Understanding market norms for severance payouts can help you structure a fair and acceptable transition

Main Data Group’s change-in-control (CIC)/severance report

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Providing benefits to executives due to termination without cause—in connection with a CIC or otherwise—is among the most fraught of compensation committee decisions. It will demand a fair amount of time on the part of the board and the senior HR team and can be unexpected. The size of these benefits can become a source of everything a company wants to avoid during a time of transition or restructuring, from negative publicity to shareholder litigation. Further, Internal Revenue Code (IRC) Section 280G can impose a punitive 20% excise tax on “excessive” CIC payments. At the same time, companies are ultimately ill-served by denying what may be appropriate due to a terminating executive, as they may have contributed considerably to corporate success over a sustained period and a weak severance package when they depart could send a poor message to the incoming leadership.

Successful corporate termination programs thread this needle carefully, balancing public opinion and tax consequences against the need for a smooth and amicable executive transition. Acquiring knowledge of competitive norms is crucial to this process. Among the questions that companies must address in connection with a CIC are:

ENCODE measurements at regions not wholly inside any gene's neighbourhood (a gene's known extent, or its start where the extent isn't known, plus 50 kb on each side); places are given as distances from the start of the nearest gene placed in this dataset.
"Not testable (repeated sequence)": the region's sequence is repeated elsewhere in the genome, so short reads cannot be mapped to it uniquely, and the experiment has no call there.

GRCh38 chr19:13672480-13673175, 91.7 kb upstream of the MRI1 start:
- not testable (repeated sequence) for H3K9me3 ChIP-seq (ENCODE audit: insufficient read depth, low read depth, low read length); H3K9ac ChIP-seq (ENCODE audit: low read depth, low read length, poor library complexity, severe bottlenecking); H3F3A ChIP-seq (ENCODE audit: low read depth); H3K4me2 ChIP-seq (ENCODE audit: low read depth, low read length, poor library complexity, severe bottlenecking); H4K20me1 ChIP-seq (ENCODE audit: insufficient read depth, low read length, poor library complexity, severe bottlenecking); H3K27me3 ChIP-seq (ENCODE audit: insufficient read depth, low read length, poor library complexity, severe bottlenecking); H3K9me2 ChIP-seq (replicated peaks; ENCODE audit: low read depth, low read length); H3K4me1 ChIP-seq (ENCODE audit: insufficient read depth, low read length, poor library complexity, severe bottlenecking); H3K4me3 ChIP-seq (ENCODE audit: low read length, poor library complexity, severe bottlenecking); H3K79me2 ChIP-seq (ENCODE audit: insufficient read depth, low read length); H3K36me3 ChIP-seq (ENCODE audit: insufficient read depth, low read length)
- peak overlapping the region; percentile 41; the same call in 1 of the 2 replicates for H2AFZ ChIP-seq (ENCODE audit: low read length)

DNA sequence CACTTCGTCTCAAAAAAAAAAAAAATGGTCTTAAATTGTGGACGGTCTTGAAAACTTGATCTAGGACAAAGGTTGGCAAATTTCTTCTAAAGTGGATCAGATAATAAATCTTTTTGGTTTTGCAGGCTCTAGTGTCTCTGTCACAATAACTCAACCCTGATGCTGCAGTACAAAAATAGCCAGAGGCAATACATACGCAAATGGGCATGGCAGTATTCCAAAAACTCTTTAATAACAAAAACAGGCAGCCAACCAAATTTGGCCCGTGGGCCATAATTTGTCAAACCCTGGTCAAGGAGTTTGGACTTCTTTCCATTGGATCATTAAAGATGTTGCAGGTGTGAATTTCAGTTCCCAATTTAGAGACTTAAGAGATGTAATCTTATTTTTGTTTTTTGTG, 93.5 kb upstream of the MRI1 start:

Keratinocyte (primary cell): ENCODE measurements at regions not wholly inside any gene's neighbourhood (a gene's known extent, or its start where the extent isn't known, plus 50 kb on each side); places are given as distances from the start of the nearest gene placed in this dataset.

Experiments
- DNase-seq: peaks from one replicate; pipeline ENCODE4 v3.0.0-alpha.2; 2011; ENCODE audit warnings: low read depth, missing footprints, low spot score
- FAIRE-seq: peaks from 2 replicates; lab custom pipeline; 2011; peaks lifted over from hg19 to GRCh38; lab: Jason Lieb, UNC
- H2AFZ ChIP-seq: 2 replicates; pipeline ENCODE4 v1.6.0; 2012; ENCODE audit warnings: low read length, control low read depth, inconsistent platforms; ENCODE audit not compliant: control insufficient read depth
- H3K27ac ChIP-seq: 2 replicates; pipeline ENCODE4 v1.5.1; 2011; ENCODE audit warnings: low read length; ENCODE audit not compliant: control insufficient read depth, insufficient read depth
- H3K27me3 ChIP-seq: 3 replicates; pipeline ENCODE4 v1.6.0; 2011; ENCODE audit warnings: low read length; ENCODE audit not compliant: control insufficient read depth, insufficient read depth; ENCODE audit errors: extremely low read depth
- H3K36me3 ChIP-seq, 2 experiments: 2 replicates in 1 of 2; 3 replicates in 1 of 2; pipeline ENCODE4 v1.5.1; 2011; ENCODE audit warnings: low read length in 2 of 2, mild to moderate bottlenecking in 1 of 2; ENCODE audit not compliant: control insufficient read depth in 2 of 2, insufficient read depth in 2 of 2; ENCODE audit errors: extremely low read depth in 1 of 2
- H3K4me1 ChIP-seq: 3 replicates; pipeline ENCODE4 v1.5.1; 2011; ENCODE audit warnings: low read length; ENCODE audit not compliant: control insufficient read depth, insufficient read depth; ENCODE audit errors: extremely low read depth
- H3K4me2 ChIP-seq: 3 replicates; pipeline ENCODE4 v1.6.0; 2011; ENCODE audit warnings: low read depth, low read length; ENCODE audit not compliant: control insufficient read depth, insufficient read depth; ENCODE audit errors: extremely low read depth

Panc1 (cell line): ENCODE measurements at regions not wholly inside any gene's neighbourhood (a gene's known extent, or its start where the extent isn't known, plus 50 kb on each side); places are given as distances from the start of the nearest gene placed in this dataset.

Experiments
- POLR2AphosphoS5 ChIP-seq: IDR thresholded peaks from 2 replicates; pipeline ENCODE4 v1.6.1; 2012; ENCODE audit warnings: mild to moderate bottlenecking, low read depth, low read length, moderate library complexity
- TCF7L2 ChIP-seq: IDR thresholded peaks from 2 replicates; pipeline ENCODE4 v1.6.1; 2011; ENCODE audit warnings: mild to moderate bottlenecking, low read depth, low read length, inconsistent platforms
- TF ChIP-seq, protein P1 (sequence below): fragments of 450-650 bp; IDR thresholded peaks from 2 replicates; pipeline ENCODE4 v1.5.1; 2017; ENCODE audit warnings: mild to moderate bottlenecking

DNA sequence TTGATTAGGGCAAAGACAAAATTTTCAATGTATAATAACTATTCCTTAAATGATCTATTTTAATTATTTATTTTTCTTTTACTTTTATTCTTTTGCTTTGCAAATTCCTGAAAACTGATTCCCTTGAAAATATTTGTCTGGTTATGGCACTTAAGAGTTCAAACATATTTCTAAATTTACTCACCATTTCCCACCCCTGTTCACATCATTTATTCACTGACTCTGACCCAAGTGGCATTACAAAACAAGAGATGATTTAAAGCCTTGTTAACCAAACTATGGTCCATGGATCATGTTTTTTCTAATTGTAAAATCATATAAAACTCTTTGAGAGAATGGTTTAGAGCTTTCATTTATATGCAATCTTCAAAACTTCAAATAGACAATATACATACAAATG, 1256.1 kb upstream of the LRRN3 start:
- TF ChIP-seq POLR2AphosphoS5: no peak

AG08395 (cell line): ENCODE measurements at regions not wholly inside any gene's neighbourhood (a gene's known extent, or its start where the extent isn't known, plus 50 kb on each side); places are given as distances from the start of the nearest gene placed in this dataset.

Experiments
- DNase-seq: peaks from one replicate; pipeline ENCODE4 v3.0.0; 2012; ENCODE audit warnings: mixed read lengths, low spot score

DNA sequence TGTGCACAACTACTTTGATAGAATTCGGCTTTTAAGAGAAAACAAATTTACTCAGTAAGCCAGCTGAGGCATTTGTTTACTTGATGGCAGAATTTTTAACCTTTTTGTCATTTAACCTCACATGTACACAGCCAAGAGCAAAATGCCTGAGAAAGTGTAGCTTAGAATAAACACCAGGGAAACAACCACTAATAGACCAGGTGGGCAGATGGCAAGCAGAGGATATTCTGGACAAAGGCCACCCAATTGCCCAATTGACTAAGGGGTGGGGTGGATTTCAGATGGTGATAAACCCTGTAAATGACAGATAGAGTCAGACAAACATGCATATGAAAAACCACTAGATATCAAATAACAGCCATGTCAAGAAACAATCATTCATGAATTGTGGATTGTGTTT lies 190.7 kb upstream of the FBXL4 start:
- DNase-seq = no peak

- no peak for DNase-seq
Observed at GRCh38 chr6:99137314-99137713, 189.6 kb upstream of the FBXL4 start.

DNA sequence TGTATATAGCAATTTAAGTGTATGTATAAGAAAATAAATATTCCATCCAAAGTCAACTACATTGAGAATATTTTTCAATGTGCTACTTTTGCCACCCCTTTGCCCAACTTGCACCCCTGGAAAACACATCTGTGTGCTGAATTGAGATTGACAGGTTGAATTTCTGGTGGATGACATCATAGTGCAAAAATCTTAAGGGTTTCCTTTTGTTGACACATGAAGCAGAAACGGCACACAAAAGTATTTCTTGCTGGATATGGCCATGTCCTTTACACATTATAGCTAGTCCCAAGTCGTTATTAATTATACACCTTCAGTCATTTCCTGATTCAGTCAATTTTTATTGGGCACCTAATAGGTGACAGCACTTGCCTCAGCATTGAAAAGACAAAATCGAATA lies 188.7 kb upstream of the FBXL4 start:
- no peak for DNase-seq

• What conditions constitute a CIC? Is it the acquisition of a certain percentage of shares or assets? A board takeover, corporate merger, or liquidation?
  • What triggers the payment of benefits (cash or equity)? Is the CIC itself a trigger, or must the executive be terminated in connection with the CIC? Can an executive voluntarily resign (constructive termination) and still receive benefits?
  • To what extent is the executive protected against IRC Sec. 280G tax consequences?

And for any type of executive termination in the absence of cause:

  • Does the executive receive cash severance? If so, what is the basis (salary, bonus, or both), and what is the multiple?
  • How are interrupted performance cycles handled? Does the executive receive any sort of annual bonus or performance share/unit payout?
  • What happens to unvested equity, cash-based long-term incentives, or unexercised stock options? Does the executive receive anything if the termination event occurs before the vesting date? Does he or she have an opportunity to exercise outstanding options and, if so, over what period?
  • What terms must the executive observe to receive benefits? Are payments contingent on non-compete or non-solicitation prohibitions? If so, how long are these in effect?

The Main Data Group (MDG) CIC/severance report provides the industry’s most comprehensive one-stop source for this information, derived from proxy disclosures, 10-K and 8-K filings, and other public documents. The data includes detail for each Named Executive Officer (NEO) and for each termination scenario (CIC or severance without cause in the absence of a CIC), as well as side-by-side comparisons of the CEO’s benefits to those of other NEOs.

Main Data Group

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